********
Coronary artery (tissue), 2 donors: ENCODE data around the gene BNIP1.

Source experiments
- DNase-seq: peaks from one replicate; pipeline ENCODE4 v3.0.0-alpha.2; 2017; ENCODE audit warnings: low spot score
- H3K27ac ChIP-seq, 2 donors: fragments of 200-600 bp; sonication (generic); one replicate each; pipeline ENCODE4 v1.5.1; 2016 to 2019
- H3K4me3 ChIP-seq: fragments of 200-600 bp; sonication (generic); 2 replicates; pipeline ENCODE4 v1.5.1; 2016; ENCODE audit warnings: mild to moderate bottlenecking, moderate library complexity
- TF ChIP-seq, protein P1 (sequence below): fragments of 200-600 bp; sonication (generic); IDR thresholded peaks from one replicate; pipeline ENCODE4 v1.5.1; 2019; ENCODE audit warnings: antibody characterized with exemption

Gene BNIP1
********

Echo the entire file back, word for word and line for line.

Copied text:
Coronary artery (tissue), 2 donors: ENCODE data around the gene BNIP1.

Source experiments
- DNase-seq: peaks from one replicate; pipeline ENCODE4 v3.0.0-alpha.2; 2017; ENCODE audit warnings: low spot score
- H3K27ac ChIP-seq, 2 donors: fragments of 200-600 bp; sonication (generic); one replicate each; pipeline ENCODE4 v1.5.1; 2016 to 2019
- H3K4me3 ChIP-seq: fragments of 200-600 bp; sonication (generic); 2 replicates; pipeline ENCODE4 v1.5.1; 2016; ENCODE audit warnings: mild to moderate bottlenecking, moderate library complexity
- TF ChIP-seq, protein P1 (sequence below): fragments of 200-600 bp; sonication (generic); IDR thresholded peaks from one replicate; pipeline ENCODE4 v1.5.1; 2019; ENCODE audit warnings: antibody characterized with exemption

Gene BNIP1